The results of the project will provide the bases for more efficient and selective electroporation by means of NP functionalization. The results of project will also provide new insights in nanoparticles interactions with cell membranes which are of interest to a wider scientific community.
- The phases of the project and their realization
The aim of the project is to systematically explore the phenomenon of membrane electroporation/permeabilization and intracellular drug accumulation and introducing nucleic acids (e.g. DNA) into cell using pulsed electric fields with nanoparticles theoretically (WP1), and experimentally using different nanoparticles (WP2) and demonstrating transmembrane transport, drug accumulation in cells and gene transfection in vitro (WP3). The combined theoretical and experimental approach will enable systematic investigation and understanding of cell membrane-nanoparticles-electric field interaction. Special care will be given to disseminate results of the project to the scientific community through different communication channels and to identify and protect intellectual property if and when deemed necessary (WP4).
WP1. Theory and modeling
In WP1, we will investigate lipid bilayer interaction with small (e.g. ≤5 nm) gold nanoparticles and membrane modification due to NP near the membrane by atomistic and coarse grain molecular dynamics simulations and of larger NPs (20 and 50 nm) using continuum numerical models using finite element method and distributed element model. The parameters like shape, size and distance from the membrane will be investigated with respect to induced transmembrane voltage, pore density, electric field and charge distribution within the lipid bilayer and its capacitance. The results of models will guide the choice of NPs in WP2 and will be used to design experiments in WP3 in the attempt to validate theoretical predictions using experimental approaches described in WP3.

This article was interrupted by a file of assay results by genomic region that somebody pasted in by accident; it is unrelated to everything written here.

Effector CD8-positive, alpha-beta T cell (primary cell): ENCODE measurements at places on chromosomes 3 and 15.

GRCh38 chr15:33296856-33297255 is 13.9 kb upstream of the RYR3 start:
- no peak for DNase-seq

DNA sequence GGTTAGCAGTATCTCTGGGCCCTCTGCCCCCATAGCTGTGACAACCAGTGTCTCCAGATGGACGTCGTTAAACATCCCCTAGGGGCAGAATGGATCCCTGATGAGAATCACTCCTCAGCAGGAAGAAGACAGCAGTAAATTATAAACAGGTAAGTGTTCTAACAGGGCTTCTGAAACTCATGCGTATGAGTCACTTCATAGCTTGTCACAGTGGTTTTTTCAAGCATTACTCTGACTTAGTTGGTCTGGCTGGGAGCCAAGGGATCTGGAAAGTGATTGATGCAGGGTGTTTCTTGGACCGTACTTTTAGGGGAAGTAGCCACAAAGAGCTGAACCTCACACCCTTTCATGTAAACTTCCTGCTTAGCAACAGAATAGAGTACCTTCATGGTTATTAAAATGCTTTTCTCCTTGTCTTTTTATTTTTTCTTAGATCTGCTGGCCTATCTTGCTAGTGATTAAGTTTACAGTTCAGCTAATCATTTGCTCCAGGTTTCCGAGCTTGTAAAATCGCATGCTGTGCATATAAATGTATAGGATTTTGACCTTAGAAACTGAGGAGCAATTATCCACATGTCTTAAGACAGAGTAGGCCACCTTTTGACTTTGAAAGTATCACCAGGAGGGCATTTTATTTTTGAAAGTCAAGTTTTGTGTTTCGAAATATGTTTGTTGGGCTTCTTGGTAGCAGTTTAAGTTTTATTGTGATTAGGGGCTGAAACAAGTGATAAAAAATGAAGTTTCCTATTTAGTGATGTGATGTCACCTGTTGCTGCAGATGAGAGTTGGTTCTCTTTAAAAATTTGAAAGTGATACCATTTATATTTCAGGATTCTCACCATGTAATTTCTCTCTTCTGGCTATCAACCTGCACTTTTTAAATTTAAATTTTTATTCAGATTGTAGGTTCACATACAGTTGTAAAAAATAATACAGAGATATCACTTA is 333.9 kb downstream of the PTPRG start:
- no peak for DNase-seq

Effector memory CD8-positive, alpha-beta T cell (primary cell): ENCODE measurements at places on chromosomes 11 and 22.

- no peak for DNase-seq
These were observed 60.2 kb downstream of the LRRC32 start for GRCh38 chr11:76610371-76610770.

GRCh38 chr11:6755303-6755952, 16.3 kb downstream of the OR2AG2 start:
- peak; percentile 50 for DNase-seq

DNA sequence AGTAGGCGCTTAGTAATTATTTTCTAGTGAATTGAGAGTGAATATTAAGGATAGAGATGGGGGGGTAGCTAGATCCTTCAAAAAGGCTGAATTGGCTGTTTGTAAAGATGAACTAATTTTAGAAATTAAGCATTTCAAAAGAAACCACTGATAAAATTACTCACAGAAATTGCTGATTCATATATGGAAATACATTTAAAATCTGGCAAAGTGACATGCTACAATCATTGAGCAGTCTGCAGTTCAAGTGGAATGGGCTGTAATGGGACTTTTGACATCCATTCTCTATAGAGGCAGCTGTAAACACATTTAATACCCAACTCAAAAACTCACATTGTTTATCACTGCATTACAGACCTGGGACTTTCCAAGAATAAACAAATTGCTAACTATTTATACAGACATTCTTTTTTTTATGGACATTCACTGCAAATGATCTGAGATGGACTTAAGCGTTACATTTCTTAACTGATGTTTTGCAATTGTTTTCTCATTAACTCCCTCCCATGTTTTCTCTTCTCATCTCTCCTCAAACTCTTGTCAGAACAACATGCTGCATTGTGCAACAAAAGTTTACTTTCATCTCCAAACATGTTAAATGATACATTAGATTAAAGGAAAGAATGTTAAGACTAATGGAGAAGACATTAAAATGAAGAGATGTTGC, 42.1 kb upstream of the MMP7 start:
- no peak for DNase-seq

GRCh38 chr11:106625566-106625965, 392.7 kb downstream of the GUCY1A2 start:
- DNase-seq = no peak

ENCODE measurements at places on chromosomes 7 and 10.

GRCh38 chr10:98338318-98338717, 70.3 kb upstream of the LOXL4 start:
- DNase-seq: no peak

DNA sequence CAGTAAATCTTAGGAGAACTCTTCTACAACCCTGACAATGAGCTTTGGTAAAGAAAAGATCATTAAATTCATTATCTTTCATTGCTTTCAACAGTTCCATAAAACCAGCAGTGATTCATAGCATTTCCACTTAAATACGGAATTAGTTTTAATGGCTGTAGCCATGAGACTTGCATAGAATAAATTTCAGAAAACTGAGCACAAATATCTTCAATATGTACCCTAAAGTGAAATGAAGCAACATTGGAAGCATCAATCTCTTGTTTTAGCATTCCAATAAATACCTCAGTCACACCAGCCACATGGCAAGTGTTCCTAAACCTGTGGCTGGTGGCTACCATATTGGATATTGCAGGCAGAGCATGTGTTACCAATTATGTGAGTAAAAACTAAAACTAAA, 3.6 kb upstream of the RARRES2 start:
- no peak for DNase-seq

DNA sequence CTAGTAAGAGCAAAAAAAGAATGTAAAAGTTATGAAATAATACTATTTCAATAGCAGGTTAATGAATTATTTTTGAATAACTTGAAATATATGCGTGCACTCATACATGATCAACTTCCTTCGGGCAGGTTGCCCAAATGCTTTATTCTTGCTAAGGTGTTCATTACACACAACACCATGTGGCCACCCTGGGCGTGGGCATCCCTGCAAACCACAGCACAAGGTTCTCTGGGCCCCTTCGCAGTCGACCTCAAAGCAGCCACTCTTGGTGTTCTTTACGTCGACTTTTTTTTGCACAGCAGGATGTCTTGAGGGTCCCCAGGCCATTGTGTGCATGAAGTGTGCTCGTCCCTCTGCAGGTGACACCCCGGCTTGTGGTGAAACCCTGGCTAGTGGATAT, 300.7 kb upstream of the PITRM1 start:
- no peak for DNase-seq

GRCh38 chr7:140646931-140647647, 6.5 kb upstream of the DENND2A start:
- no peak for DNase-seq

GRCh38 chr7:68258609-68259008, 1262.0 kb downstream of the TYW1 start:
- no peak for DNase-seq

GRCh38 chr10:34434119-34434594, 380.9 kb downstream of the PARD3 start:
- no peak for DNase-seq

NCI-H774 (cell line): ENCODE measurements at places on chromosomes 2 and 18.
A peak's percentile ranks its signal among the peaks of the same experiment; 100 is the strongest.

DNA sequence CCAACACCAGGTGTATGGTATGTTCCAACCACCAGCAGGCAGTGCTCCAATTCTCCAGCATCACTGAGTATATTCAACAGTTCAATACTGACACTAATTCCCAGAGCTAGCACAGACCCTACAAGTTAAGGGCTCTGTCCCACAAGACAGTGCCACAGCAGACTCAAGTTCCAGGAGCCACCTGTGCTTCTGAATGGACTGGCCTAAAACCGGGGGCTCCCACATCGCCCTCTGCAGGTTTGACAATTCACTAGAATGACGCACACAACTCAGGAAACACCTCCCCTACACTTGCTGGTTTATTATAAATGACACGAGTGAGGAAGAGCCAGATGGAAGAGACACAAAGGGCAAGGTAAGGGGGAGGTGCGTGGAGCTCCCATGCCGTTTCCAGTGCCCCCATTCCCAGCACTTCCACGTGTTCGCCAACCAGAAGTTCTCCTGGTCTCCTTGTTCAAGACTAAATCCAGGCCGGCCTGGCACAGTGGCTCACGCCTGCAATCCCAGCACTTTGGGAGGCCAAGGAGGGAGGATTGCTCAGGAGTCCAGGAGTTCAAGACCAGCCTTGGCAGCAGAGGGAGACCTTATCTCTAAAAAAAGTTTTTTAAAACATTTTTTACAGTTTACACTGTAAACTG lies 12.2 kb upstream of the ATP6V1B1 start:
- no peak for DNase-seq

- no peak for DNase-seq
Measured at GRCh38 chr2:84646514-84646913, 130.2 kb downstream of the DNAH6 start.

In WP2 we will design, synthesize, functionalize, and conjugate well-defined gold NPs (Figure 4 and 5). The choice and functionalization strategy of NPs to be used in experiments in WP3 will be guided by theoretical predictions and calculations performed within WP1. Specific NPs with high electron microscopy contrast will be examined after being incubated with cells to determine the distance of NPs bound to the plasma membrane and determine membrane thickness. These results will serve to validate results obtained in WP1, and together with experimental results obtained in WP2 will help validating models developed in WP1.
In WP 3, we will explore the phenomenon of cell membrane electroporation/permeabilization, intracellular drug accumulation and gene electrotransfer through in vitro experimentation using pulsed electric fields and different NPs identified in WP1 and synthesized and characterized in WP2. We will start by performing experiments on cell suspension mixed with fluorescent dyes that are commonly used for detection of cell permeabilization. Cell membrane permeabilization and survival will be determined after exposure to pulsed electric fields in presence of different NPs. Using optimized pulse parameters, NPs concentration and incubation conditions, we will then deliver cytotoxic molecules and nucleic acids into cells.
In WP4 we will protect intellectual property and disseminate achieved results of the project to interested scientific community. Since the interaction of nanoparticles interaction with membranes and enhanced membrane electroporation by NPs can be of wide interest, we will take special care to use various communication channels, such as scientific journals and magazines, conferences, and congresses to disseminate project results. The results will be published in journals Bioelectrochemistry, IEEE Transactions on Biomedical Engineering, Small, Biomaterials, Nanomedicine and presented at the World Congress on Electroporation, European Microscopy Congress, International Microscopy Congress. In order to exchange knowledge and expertise related to enhancing cell permeabilization using NPs, we will prepare a special session at the World congress of Electroporation in 2023, and a training course in the scope of the International scientific workshop and postgraduate course Electroporation based Technologies and Treatment – the postgraduate course and scientific workshop that we organize on an annual basis (www.ebtt.org).